We climbed one dune the next morning and sat there for an hour, just watching the scenery, enjoying the sun and the breeze and the endless amount of sand.

For the next days, we drove up North again. The landscape changed almost every two hours. From desert to steppe, through rocky canyons with dry river beds and passing several salt lakes. Slowly, the scenery got greener again. In Bayankhongor, we felt like being back in civilization after a long time. From there on, the weather was wet, the meadows lush green and the landscape mountainous. The cars (and our nerves) had to go through several adventurous river crossings.

But everybody survived well! In Tsetserleg, we saw the first paved road again and enjoyed a stay in a guesthouse with a hot shower.

       Some tips for road-tripping Mongolia

  • Try Airag (fermented mare’s milk)! Maybe you like it. Otherwise, it is a unique experience.
  • Plan enough time and nerves for driving. Ulaanbaatar’s traffic mayhem and the countryside’s road conditions will steal your time. 200 to 300 km is the absolute daily maximum off the paved main highways.
  • Look for a sheltered place for your tent/park your camper into the direction of the wind – it can become quite windy any time of the day or night.
  • Every village has a well, where you can purchase drinking water for roughly 100 tugrug for 25 liters. It’s usually a small, white and blue house. Just follow the villagers with their canisters.
  • Do not be afraid of bad roads, water crossings and mud holes. Getting stuck is part of the adventure! 😊 

The Erdene Zuu Monastery, Mongolia’s oldest Buddhist monastery, was one of the few cultural stops but really worth it. It is a beautiful area with different temples, a holy atmosphere and a pleasant place to wander around for a couple of hours.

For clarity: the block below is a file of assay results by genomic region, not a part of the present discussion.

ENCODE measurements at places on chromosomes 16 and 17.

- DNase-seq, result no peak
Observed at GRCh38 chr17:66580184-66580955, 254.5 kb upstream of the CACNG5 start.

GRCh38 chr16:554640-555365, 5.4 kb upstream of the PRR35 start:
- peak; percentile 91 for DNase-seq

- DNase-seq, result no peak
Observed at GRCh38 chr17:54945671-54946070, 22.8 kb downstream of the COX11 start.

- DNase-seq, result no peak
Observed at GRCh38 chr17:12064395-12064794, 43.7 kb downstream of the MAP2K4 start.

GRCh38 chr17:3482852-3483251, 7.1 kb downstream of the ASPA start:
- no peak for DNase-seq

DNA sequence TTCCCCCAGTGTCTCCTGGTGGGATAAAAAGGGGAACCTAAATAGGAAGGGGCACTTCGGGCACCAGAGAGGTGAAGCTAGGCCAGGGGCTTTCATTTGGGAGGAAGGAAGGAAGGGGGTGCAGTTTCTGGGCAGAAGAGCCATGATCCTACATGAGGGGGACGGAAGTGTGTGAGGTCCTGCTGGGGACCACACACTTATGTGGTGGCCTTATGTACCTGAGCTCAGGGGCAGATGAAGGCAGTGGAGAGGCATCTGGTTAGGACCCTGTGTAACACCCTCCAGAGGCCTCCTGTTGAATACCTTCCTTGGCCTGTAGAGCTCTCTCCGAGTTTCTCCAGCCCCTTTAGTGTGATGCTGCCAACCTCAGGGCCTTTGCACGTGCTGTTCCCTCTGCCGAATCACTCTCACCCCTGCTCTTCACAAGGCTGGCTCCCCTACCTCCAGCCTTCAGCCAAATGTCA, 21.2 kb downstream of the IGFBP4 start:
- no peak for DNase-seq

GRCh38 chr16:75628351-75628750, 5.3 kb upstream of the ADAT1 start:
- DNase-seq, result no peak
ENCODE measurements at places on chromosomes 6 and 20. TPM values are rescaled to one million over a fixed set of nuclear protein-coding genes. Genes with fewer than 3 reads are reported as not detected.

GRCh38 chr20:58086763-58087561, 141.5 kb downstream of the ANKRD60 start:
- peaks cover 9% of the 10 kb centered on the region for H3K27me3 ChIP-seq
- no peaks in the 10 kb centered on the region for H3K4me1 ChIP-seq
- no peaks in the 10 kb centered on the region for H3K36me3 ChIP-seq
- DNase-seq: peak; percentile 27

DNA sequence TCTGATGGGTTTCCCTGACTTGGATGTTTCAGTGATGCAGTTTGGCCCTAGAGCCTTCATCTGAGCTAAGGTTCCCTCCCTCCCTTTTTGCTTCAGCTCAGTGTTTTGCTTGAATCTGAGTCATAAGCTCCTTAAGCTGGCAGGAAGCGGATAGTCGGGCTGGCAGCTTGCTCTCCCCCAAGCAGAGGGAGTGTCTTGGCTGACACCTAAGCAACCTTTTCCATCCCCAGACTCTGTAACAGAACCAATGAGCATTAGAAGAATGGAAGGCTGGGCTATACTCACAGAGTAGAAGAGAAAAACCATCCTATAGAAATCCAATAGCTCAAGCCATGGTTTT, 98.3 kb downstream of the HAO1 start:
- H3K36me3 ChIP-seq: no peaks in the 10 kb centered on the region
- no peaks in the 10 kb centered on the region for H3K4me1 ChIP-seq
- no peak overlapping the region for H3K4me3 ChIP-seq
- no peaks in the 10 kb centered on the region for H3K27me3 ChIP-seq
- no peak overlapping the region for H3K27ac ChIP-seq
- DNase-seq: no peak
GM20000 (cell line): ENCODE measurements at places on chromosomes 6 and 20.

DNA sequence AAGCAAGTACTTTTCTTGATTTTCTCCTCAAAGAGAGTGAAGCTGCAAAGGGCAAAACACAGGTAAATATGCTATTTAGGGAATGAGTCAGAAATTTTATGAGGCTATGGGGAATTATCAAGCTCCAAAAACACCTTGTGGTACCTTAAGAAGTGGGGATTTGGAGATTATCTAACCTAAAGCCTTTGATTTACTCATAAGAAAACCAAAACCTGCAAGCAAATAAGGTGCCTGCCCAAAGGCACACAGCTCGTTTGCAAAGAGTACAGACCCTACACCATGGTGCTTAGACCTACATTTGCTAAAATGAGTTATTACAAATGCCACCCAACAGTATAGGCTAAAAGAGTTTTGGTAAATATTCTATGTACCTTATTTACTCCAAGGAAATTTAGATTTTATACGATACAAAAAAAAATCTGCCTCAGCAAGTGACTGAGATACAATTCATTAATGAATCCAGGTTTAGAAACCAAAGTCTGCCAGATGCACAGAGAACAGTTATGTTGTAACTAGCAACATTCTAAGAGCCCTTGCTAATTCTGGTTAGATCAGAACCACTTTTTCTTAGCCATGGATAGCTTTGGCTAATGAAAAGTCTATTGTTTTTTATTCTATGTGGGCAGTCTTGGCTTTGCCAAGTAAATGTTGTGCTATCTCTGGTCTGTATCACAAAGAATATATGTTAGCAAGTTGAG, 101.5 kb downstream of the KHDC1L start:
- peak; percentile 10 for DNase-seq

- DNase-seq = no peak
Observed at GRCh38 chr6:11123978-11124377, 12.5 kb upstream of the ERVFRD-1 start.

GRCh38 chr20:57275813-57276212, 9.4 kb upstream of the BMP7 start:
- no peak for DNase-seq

After that, the capital had us back. We visited another interesting monastery, Gandantegchinlen Monastery. It has been restored in 1990 and lies on a hill in western Ulaanbaatar. Then, we had to say Goodbye to our parents who flew back home.

After a couple of days relaxing in the city, we took the road eastwards. We passed by the impressing Genghis Khan statue. With its 40 meters, it is the biggest horse-riding statue in the world. You can even climb up the stairs to the head of the horse and have a great view to the surrounding landscape. From there, we continued our trip on Genghis Khan’s traces. We visited Khukh Lake, where he was crowned. The Northeastern part of Mongolia was already in autumn colors and just amazing. Yellow birch trees, green conifers and from time to time a blue river in a pretty, hilly scenery. Khentii aimag is full of forest and it was a great contrast to our days in the Gobi Desert. We visited Genghis Khan’s birthplace in Dadal. There you can find a beautiful ovoo on a hill and get some water from a spring, where the emperor had supposedly drunk from.

Our last days in Mongolia had come. We enjoyed every hour. We took it slowly, stayed for two days at nice spots for a few times, defied the evening's cold with camp fires and got ready to leave this country. The scenery was dominated by steppe again and we could even see some gazelles running through the landscape. Although, it was already late September, the weather was still pleasant and we were again amazed by the wide blue sky and the millions of stars at night.

After five unforgettable weeks, we left the country in the far East to Russia, in Erentsav.

Mongolia really exceeded our expectations. It is rough and soft. It is adventurous and soul relieving. It is beautiful, vast, pristine and wild. Get ready to escape to Mongolia! It is more than worth it!

 

We are Backroadvagrants, Anna and Heiner,
and in April 2016, we have left for the trip of our lifetimes: Germany to Australia overland.
Join the ride on our travel blog and Instagram for more details about our adventure.